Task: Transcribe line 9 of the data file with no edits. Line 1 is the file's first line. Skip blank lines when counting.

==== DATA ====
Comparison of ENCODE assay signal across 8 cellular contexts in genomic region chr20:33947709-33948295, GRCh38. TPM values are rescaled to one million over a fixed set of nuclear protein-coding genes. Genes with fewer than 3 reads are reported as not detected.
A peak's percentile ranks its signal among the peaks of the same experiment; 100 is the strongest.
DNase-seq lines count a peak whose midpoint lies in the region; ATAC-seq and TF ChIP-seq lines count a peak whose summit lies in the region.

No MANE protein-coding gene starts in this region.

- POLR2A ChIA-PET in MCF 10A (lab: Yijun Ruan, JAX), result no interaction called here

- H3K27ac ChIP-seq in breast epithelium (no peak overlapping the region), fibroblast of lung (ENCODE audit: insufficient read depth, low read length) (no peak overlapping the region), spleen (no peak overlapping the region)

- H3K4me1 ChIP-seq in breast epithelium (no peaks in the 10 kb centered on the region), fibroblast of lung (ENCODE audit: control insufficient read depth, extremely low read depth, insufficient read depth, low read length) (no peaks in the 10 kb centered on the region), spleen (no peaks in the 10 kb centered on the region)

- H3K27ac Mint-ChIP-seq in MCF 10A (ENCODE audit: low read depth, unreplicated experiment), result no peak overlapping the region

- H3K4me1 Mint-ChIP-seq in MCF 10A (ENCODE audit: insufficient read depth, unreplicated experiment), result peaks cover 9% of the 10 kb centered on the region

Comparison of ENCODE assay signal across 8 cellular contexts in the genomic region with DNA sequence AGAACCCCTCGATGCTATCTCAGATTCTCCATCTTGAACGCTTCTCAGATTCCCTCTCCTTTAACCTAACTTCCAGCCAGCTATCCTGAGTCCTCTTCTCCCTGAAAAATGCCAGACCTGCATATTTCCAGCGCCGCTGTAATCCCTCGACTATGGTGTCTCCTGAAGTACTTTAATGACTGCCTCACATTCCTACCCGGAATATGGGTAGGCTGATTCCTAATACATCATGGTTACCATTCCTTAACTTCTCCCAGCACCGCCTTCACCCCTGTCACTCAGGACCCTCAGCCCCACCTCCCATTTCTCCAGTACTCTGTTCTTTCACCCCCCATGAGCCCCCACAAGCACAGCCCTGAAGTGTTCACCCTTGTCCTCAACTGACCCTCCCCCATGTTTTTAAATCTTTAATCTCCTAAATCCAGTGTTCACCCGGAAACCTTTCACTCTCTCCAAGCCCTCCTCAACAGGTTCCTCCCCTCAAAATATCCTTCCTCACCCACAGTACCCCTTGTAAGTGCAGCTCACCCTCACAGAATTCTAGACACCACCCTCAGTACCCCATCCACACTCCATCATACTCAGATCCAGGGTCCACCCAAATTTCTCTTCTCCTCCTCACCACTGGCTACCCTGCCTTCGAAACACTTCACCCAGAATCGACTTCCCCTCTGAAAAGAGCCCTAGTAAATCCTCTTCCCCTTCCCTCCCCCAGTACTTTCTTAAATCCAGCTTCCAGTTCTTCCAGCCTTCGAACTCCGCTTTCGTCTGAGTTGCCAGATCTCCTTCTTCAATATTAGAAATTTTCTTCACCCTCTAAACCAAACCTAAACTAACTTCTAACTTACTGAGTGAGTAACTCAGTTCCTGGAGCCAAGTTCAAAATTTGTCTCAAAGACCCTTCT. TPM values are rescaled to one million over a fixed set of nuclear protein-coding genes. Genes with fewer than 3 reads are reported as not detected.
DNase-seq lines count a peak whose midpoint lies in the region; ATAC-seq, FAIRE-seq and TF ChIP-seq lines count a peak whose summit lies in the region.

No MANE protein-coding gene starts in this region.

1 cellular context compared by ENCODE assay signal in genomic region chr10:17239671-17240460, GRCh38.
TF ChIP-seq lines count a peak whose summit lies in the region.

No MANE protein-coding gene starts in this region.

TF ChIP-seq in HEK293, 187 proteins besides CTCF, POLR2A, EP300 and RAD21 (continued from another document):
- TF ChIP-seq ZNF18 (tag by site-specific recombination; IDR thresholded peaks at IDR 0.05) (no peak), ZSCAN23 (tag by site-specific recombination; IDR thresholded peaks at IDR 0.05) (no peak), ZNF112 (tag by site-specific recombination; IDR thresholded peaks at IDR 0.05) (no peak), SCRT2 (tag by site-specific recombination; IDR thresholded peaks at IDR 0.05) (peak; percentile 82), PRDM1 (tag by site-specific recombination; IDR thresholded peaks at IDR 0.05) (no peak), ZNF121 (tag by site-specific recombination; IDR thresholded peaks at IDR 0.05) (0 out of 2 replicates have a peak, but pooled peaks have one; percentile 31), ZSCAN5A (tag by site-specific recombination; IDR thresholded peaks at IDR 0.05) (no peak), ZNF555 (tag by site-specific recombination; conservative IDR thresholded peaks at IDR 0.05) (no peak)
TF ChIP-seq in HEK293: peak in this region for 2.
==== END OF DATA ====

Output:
- H3K4me1 Mint-ChIP-seq in MCF 10A (ENCODE audit: insufficient read depth, unreplicated experiment), result peaks cover 9% of the 10 kb centered on the region